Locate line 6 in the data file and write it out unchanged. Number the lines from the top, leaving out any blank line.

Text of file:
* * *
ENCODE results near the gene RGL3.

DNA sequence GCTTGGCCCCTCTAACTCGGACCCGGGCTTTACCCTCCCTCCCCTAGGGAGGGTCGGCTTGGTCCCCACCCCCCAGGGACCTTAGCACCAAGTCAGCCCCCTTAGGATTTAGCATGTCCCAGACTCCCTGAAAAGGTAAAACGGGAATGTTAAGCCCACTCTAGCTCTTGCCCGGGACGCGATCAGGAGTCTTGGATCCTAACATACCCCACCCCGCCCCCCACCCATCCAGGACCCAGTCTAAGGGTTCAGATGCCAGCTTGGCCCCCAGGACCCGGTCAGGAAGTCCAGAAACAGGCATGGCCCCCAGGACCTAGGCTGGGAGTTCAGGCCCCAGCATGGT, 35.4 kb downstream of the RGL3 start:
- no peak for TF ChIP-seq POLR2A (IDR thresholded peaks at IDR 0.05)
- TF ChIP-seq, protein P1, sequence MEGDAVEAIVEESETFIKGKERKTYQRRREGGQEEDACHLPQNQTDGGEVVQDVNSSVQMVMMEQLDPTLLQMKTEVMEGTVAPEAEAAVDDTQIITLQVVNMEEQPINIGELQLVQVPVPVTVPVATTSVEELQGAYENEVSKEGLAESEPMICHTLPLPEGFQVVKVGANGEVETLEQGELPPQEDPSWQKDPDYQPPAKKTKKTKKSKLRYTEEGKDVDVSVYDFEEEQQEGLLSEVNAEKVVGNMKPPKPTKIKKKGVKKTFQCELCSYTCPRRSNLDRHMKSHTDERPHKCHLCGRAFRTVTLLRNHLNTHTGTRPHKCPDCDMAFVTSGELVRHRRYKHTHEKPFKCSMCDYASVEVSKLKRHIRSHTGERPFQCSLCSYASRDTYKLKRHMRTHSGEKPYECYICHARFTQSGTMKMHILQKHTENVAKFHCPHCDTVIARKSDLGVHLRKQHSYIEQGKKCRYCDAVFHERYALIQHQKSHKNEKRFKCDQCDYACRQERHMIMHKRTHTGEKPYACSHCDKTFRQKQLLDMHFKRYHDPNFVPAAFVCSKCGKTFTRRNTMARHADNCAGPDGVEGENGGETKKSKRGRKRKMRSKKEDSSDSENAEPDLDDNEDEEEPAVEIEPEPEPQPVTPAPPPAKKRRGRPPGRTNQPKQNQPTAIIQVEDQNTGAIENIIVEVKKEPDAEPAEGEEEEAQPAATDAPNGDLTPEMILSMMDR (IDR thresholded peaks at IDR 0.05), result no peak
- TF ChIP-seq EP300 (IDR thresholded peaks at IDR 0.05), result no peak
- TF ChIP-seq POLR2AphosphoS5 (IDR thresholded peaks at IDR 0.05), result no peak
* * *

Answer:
- TF ChIP-seq POLR2AphosphoS5 (IDR thresholded peaks at IDR 0.05), result no peak